Too many social problems are conceived of in terms of what “we” can do for “them.” After decades of massive expansions of the welfare state, the answer seems to range from “not very much” to “making matters worse.”
Undaunted, people in a number of countries are coming up with new proposals that are variations on the theme of government-provided income, which amounts to relieving people from personal responsibility.
Yet even some conservatives and libertarians are coming up with proposals for more “efficient” versions of the welfare state — namely direct cash grants for life to virtually all adults, instead of the current hodgepodge of overlapping bureaucratic programs.
Charles Murray recognizes that “some people will idle away their lives” under his proposal. “But that is already a problem,” he says, and therefore is no valid objection to replacing the current welfare state with a less costly alternative.
Everyone recognizes that there are some people unable to provide for their own survival — infants and the severely disabled, among others. But providing for such people is wholly different from a blanket guarantee to everybody that they need not lift a finger to feed, clothe, or shelter themselves.
The financial cost of providing such a guarantee, though huge, is not the worst of the problems. The history of what has actually happened in times and places where people were relieved from the challenge of survival by windfall gains is not encouraging.
In both England and the United States, the massive expansion of the welfare state since the 1960s has been accompanied by a vast expansion in the amount of crime, violence, drug addiction, fatherless children, and other signs of social degeneration.
Maybe that was just coincidence. But there have been too many coincidences in too many very different times and places where people were relieved from the challenge of survival by windfall gains of one sort or another.
The history of what has actually happened in times and places where people were relieved from the challenge of survival by windfall gains is not encouraging.
In 16th and 17th century Spain — its “golden age” — the windfall gain was gold and silver looted by the ton from Spanish colonies in the Western Hemisphere. This enabled Spain to survive without having to develop the skills, the sciences, or the work ethic of other countries in Western Europe.
Spain could buy what it wanted from other nations with all the gold and silver taken from its colonies. As a Spaniard of that era proudly put it, “Everyone serves Spain and Spain serves no one.”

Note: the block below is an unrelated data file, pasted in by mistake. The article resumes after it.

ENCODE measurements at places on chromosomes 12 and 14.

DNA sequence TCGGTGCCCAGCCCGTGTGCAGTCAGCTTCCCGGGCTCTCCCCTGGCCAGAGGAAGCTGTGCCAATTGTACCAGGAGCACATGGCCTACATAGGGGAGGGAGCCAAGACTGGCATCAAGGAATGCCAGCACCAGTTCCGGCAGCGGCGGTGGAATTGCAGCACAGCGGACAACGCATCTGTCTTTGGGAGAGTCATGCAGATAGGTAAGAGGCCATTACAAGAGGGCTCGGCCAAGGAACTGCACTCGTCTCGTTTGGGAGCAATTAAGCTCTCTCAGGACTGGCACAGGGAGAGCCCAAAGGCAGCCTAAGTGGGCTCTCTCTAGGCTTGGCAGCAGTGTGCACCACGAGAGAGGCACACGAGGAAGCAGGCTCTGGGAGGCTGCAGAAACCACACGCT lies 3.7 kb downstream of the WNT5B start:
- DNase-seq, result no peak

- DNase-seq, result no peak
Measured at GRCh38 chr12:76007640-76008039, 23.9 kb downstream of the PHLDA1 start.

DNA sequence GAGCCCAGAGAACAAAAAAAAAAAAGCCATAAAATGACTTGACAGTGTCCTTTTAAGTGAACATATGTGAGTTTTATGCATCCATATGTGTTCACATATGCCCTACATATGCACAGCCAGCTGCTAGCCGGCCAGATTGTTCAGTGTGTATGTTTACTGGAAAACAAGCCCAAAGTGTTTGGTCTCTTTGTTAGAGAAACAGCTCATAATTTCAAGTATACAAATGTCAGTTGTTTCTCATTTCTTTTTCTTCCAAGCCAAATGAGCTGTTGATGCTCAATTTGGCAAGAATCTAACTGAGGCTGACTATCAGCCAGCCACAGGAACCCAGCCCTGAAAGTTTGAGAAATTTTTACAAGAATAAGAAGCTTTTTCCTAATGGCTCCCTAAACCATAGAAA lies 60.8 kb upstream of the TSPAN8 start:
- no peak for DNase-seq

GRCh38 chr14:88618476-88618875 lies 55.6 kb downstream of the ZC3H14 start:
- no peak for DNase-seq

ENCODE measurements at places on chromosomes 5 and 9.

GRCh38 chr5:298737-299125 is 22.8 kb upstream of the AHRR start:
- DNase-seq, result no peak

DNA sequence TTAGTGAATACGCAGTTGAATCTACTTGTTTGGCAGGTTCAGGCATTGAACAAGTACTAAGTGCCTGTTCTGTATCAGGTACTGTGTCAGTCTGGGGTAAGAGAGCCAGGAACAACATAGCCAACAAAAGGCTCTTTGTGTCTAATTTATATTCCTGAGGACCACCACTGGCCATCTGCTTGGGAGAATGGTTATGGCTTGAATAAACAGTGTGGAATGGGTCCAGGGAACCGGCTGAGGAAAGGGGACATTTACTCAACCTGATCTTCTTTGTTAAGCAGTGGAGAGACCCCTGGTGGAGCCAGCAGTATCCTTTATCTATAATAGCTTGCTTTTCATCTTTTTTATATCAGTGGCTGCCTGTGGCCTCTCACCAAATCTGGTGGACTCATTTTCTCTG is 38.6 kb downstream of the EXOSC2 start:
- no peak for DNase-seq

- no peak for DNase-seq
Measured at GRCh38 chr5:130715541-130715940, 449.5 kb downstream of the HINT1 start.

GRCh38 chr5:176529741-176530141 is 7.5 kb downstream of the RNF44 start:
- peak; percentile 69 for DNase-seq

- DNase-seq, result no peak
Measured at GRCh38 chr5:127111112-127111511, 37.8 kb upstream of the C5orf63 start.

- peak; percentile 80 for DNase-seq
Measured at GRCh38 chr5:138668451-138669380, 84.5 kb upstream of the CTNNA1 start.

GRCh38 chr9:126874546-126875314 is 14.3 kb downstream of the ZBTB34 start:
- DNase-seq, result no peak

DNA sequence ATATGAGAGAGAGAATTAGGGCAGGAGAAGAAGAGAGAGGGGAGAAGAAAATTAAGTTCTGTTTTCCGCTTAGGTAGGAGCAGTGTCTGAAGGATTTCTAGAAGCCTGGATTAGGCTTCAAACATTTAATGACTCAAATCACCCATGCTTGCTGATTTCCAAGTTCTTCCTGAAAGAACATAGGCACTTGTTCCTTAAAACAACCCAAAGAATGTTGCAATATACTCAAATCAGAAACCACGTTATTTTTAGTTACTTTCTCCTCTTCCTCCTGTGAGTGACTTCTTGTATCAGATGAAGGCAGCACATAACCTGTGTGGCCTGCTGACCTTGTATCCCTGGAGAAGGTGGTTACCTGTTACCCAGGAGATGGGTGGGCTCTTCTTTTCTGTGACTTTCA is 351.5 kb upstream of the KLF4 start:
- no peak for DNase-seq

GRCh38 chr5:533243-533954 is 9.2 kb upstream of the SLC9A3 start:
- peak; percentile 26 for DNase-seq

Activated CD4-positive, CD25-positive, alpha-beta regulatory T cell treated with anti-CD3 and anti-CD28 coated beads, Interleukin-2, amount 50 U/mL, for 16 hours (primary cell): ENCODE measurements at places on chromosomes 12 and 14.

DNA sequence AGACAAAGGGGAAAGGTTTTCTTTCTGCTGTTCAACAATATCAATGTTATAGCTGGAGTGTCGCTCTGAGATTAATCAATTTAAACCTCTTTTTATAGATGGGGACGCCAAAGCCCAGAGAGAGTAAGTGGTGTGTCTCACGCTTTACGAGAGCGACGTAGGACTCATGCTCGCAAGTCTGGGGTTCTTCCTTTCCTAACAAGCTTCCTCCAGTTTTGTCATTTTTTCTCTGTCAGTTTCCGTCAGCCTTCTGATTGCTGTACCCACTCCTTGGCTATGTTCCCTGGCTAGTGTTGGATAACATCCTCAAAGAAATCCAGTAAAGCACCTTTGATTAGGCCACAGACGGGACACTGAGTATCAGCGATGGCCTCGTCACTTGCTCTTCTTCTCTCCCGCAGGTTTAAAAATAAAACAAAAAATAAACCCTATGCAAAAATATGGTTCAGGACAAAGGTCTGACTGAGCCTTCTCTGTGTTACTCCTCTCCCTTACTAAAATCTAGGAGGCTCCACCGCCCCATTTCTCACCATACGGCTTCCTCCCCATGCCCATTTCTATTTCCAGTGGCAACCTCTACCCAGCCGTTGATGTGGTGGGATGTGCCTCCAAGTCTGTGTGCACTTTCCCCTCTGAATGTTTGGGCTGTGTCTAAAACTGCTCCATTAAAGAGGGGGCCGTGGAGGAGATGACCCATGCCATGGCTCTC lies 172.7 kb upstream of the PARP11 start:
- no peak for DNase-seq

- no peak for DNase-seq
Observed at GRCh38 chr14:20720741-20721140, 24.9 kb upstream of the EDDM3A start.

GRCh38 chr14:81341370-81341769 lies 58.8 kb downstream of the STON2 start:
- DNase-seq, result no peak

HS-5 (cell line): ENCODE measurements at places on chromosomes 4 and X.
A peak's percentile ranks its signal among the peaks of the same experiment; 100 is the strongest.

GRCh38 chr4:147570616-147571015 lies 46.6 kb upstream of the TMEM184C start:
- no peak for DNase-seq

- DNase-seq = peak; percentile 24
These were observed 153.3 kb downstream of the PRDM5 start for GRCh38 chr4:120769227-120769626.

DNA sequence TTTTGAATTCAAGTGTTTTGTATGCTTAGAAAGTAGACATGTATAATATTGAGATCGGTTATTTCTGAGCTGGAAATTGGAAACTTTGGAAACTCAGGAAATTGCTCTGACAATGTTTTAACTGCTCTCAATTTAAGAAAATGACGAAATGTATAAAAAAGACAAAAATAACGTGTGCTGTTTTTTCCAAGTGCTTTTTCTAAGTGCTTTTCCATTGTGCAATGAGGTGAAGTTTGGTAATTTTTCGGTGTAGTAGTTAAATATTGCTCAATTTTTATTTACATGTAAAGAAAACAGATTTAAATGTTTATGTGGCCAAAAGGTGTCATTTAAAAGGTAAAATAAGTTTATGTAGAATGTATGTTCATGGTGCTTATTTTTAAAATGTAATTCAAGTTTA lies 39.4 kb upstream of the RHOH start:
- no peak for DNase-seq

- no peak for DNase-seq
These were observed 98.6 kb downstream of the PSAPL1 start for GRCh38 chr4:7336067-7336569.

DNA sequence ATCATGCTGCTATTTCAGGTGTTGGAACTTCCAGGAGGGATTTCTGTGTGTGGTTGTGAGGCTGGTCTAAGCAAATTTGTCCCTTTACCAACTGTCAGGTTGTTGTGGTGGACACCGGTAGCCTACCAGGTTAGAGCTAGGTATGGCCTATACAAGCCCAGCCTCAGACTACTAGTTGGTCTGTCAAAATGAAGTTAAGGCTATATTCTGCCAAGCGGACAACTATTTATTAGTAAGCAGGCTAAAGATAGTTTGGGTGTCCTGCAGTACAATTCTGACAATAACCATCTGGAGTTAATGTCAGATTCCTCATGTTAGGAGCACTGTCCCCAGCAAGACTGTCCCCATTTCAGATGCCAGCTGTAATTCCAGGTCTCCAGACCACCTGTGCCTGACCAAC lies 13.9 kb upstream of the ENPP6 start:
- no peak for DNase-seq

What this meant in practical terms was that other countries developed the skills, the knowledge, the self-discipline, and other forms of human capital that Spain did not have to develop, since it could receive the tangible products of this human capital from other countries.
But once the windfall gains from its colonies were gone, Spain became, and remained, one of the poorest countries in Western Europe. Worse, the disdainful attitudes toward productive work that developed during the centuries of Spain’s “golden age” became a negative legacy to future generations, in both Spain itself and in its overseas offshoot societies in Latin America.
In Saudi Arabia today, the great windfall gain is its vast petroleum reserve. This has spawned both a fabulously wealthy ruling elite and a heavily subsidized general population in which many have become disdainful of work. The net result has been a work force in which foreigners literally outnumber Saudis.
Some welfare states’ windfall gains have enabled a large segment of their own citizens to live in subsidized idleness while many jobs stigmatized as “menial” are taken over by foreigners. Often these initially poor foreigners rise up the economic scale, while the subsidized domestic poor fail to rise.
Do we really want more of that?
British historian Arnold Toynbee proposed the “challenge and response” thesis that human beings advance when there are challenges they must meet. The welfare state removes challenges — and has produced many social retrogressions.
Those with the welfare-state vision often want to remove challenges even from games by getting rid of winning and losing. That is consistent with their overall assumptions about life. But it seems very inconsistent for conservatives and libertarians to support plans whose net effect would be to reduce the inherent challenges of life for still more people.
— Thomas Sowell is a senior fellow at the Hoover Institution, Stanford University. His website is tsowell.com. © 2016 Creators Syndicate Inc.